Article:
6 ounces plain nonfat yogurt

1 cup homemade or no-salt-added chicken broth, or more as needed

1∕2 teaspoon sugar

2 tablespoons finely chopped cilantro

freshly ground black pepper

Grease six 6-ounce ramekins with nonstick cooking oil spray and place them on a rimmed baking sheet lined with aluminum foil. Preheat the oven to 350 degrees.

Heat the oil and 3 teaspoons of the butter in a large nonstick saute pan or skillet over medium-high heat. Add the onion and season with salt to taste. Reduce the heat to medium; cook for 6 to 7 minutes, until the onion is very soft. Add the cabbage and cook, stirring every minute or so, for 6 to 8 minutes, until the cabbage is soft. Add the curry powder; cook, stirring, for 2 minutes.

Use a potato masher or large spoon to mash the baked potato flesh in a large bowl. (Small lumps are fine; just make sure to break up any large ones.)

Add the cabbage mixture and the yogurt. Stir to combine well.

Add the broth, sugar and cilantro.

Mix well; season with salt and pepper to taste, and thin with additional broth.

Either spoon the mixture into a piping bag or a resealable plastic freezer bag with the corner cut off, and pipe the mixture decoratively into the ramekins; or spoon the mixture directly into the ramekins.

Melt the remaining 2 teaspoons of butter in a small dish in the microwave or the preheated oven. Brush the top of the potato mixture in each ramekin with the butter.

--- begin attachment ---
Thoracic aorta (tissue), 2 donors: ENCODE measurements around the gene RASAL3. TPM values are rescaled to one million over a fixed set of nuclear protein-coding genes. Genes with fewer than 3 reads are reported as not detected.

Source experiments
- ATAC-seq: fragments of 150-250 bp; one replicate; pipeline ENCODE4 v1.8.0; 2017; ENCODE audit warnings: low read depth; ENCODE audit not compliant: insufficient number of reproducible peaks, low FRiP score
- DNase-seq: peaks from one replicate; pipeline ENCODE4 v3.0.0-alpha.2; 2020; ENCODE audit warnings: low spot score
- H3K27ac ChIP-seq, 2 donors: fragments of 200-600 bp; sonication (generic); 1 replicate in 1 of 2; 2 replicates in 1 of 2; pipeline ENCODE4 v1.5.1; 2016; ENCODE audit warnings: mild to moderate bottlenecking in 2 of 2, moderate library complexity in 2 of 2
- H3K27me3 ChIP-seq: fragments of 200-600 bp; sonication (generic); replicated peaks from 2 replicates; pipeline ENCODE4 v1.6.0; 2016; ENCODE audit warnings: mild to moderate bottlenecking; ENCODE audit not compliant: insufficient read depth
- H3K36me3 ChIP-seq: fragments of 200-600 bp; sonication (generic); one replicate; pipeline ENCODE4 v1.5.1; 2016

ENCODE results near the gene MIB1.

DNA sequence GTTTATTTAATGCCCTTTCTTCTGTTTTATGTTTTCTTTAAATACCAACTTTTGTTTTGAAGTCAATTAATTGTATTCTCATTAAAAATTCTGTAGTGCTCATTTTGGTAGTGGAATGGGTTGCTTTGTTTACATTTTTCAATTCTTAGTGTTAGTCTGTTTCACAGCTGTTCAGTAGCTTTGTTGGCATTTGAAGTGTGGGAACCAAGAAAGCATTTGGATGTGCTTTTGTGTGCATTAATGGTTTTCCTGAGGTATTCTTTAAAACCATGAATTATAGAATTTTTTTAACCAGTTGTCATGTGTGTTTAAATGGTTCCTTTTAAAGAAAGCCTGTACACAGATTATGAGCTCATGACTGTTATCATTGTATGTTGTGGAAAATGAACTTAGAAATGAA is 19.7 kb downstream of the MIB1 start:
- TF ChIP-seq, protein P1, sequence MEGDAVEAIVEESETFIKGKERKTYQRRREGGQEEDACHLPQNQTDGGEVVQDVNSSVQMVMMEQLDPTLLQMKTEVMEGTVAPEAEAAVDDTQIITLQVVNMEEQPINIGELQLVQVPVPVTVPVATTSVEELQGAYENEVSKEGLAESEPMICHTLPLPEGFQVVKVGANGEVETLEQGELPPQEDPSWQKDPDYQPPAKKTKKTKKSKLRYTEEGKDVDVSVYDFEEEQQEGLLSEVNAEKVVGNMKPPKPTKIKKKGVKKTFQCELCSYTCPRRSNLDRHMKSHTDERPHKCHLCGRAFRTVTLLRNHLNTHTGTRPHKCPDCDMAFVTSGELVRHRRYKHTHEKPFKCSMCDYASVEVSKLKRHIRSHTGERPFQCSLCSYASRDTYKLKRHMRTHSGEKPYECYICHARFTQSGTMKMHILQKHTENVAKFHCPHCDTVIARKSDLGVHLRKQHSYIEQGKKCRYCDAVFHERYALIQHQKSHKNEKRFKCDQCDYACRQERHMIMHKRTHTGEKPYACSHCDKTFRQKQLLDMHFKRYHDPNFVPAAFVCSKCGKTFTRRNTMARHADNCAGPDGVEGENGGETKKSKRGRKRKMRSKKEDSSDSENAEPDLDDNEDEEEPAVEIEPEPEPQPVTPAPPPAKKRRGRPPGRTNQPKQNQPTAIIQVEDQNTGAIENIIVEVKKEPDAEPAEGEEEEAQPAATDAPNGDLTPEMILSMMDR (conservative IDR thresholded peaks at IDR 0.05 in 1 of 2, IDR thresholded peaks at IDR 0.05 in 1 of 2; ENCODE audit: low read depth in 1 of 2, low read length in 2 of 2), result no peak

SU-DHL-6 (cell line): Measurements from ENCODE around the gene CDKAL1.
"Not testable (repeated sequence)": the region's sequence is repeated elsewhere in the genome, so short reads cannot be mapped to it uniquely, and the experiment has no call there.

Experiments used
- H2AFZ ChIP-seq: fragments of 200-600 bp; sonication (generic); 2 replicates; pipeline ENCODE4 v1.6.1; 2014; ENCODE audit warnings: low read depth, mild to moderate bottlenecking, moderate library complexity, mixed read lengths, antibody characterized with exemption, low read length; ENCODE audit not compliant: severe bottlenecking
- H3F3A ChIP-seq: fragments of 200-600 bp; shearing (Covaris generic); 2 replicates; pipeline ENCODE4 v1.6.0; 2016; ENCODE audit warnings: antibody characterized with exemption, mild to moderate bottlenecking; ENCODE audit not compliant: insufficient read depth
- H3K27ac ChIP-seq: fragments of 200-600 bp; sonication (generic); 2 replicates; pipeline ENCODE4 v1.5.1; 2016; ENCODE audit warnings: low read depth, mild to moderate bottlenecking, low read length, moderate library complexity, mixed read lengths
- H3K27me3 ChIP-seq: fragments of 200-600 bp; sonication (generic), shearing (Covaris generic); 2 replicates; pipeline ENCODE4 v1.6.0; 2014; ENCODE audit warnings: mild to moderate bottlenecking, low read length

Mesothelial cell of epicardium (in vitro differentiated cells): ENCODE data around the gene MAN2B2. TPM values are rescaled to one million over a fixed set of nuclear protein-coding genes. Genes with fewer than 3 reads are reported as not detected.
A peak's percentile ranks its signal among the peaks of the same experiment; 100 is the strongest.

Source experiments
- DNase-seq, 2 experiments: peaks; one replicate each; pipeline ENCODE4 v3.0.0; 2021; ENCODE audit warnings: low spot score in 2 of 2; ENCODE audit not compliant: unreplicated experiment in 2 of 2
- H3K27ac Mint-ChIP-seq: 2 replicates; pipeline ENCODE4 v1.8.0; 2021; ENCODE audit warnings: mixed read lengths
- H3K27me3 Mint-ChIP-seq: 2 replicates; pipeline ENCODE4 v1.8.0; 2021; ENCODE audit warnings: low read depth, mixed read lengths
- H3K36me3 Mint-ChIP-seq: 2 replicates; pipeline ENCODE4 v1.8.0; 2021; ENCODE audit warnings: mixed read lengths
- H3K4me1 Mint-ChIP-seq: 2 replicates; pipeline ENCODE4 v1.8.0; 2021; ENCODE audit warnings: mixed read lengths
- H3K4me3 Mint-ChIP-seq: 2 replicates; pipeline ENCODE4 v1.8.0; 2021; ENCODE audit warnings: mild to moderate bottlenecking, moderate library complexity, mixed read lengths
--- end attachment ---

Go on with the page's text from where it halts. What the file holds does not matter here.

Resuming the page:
Bake for about 20 minutes or until the potato mixture is lightly browned around the edges.

Allow to sit for 5 minutes before serving.

Serve hot. Makes 6 servings.

MAKE AHEAD: These can be made a day in advance.

Cover with aluminum foil and reheat in a 350-degree oven until hot, about 25 minutes; remove the foil after 15 minutes.

Roasted Rutabagas
With Golden Raisin-Maple
Vinaigrette

2-pound rutabaga, peeled and cut into roughly 1-inch chunks (see note)

11∕2 tablespoons olive oil

salt

freshly ground black pepper

2 tablespoons apple cider vinegar

2 tablespoons maple syrup

1∕3 cup golden raisins, coarsely chopped

Preheat the oven to 375 degrees.

Toss together the rutabaga and 1 tablespoon of the oil in a nonstick roasting pan. Season with salt and pepper to taste. Roast for 30 to 35 minutes, turning the pieces over every 10 to 15 minutes, until the rutabaga is tender.

Meanwhile, combine the remaining 1∕2 tablespoon of oil with the vinegar, maple syrup and raisins. Season with salt and pepper to taste. Whisk to form an emulsified vinaigrette.

Transfer the rutabaga to a serving dish; spoon the vinaigrette over the rutabaga. Serve warm.

NOTE: To peel the rutabaga, cut off a thin slice at the root and stem ends.

Stand the rutabaga on a cutting board, with one of the cut sides down. Use a large, sharp knife to slice off the peel, cutting from top to bottom.

Napa Cabbage, Shiitake
and Pork Fried Rice

1 tablespoon mild olive or peanut oil

4 medium scallions, white and light-green parts, cut crosswise into slices (1∕2 cup)

1 medium carrot, cut into approximately 1∕4-inch dice
(1∕2 cup)

8 ounces lean ground pork

1∕8 teaspoon salt

4 ounces shiitake
mushrooms (stems discarded), thinly sliced

8 ounces Napa cabbage,
cut into strips 1 inch long and 1∕2 inch wide

2 cups cooked rice,
preferably sushi rice, but any brown or white variety will do

2 tablespoons low-sodium soy sauce, or to taste

2 tablespoons toasted sesame oil, or to taste

1 large egg, lightly beaten